“Good,” Arabella told me, “you understand the basics. Now what you need is time at the wheel. Nothing else can teach you what you need.”
As I come to the end of the marvelous green bump that MonChere brought me on Mother’s Day, I have tangible evidence of the truth of Arabella’s statement. The green bump (that’s what a large roll of roving is called) spun into about 9 skeins. Oh, the difference between the first skein and the last!
As beginning spinners, we are inconsistent in the size of yarn we are spinning, and also in the amount of twist we are adding to the yarn in the spinning process. The result is a finished yarn that is really too curly and twirly to be usefully knitted. (Which is one reason why you shouldn’t spend a lot of money on the wool you are learning upon!)
In this first skein, notice the uneven strands–some are “skinny” and some are “fat.” This occurs when the spinning of the singles is uneven–of course, the hallmark of a beginner! This is one of the skills that can only be gained by “time at the wheel.” Spinning such a large bump of wool gave me enough time at the wheel to really improve on my consistency.
Another issue for beginners is “overspinning,” which is also a consistency issue. It happens when too much twist is added to the single during spinning. When plying two singles, spinning in the opposite direction from which the singles were originally spun “balances” the finished yarn as they are twined together–except when both singles are inconsistently overspun. Then you just get what’s pictured here–evidence that this spinner needs more time at the wheel!
It does happen, though. The improvement does happen. Compare this last skein (hooray!) with the first above. Notice the evenness of the strands compared to each other, and the evenness of the whole skein compared to the first. This last skein even felt completely different in my hands as I wound it–lighter, fluffier, balanced.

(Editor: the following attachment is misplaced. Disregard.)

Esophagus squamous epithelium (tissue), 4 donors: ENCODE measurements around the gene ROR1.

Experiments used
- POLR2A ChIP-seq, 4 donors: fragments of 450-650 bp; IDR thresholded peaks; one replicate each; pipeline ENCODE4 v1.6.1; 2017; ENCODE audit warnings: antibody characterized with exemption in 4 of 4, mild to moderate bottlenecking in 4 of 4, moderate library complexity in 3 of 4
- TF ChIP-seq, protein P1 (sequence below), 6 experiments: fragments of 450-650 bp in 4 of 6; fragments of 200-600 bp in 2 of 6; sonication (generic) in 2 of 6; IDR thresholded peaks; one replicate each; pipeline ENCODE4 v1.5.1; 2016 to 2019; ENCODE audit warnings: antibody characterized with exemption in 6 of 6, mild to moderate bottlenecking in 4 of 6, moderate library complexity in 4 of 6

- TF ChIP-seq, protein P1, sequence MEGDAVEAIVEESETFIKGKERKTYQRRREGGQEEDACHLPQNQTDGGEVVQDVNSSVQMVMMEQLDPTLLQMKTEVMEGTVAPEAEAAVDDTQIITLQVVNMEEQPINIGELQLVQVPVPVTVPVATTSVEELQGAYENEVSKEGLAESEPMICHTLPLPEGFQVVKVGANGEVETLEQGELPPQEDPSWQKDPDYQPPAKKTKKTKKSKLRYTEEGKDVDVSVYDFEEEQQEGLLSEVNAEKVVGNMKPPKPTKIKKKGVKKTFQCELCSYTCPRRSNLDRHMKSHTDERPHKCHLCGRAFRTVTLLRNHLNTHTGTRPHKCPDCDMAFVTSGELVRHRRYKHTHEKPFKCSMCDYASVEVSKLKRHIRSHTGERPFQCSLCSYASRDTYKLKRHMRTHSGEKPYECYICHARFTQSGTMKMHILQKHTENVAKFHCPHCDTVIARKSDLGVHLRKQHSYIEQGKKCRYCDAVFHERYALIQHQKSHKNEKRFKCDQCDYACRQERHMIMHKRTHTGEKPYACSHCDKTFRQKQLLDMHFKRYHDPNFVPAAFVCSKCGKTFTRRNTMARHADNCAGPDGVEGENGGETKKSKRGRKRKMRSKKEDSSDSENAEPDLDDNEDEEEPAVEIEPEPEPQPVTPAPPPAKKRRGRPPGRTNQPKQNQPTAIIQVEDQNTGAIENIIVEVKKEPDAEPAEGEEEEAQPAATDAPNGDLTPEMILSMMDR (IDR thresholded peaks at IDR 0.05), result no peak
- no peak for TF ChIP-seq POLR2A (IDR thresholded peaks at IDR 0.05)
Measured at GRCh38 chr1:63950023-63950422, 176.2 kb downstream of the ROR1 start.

As for the improvement, I can’t tell you what to do specifically, except keep spinning. It’s very strange, really. A spinner begins as an uncoordinated, goofy, stumbling upon oneself, uncertain being, but sticking with it, somehow she manages to bring it all together by not thinking about it, but simply doing it. Time at the wheel, says wise Arabella.
8 thoughts on “Time at the Wheel”
You described the new yarn as “balanced.” What a beautiful word that describes this whole blog. “Balance” would be a byproduct of what you called “the beauty of a slower-paced, less materialistic, more careful life” in your recent post “Spinning for Hours and Hours,” don’t you think? Something that also takes time and practice to cultivate–and other people, for support and encouragement in our fast-paced culture. I’m amazed at how different the two yarns look!! Well done, T. Very inspiring.
Well, that sounds like a future blog topic to me! There are a lot of life lessons in spinning….really, it’s kind of remarkable. Holding on and letting go, balance, consistency….it goes on and on~!
I’m impressed! Granted I know as much about spinning as I do about rocket propulsion, but the results certainly look impressive! I love the color of that wool too. Now what are you going to make out of it?
Well, that was part of the deal of getting to spin it all–I am giving it back to Teressa! I’m not sure what she is going to make out of it. But you’ve definitely hit on the dilemma of the spinner…..now that I’ve spun gorgeous yarn, what to do with it??
Aaaaah, the best laid plans of women and yarn…
It has come to my own personal attention as a spinner and a knitter, that just as the fiber itself is able to determine its own guage and texture, the yarn also has a very strong opinion about its future. Set it out in plain sight and just see if it doesn’t speak to you, indeed!
Oh, and your handspun is quite impressive. You certainly didn’t reside in the newby section for long!
You excel, Teresa! Or as you would say, “You rock!” What a difference, and yes, I see what you mean about making something out of it. I think Shepherd will have to decide ;o). Thank you for making something so beautiful and useful out of what had become something less than a memory in a closet!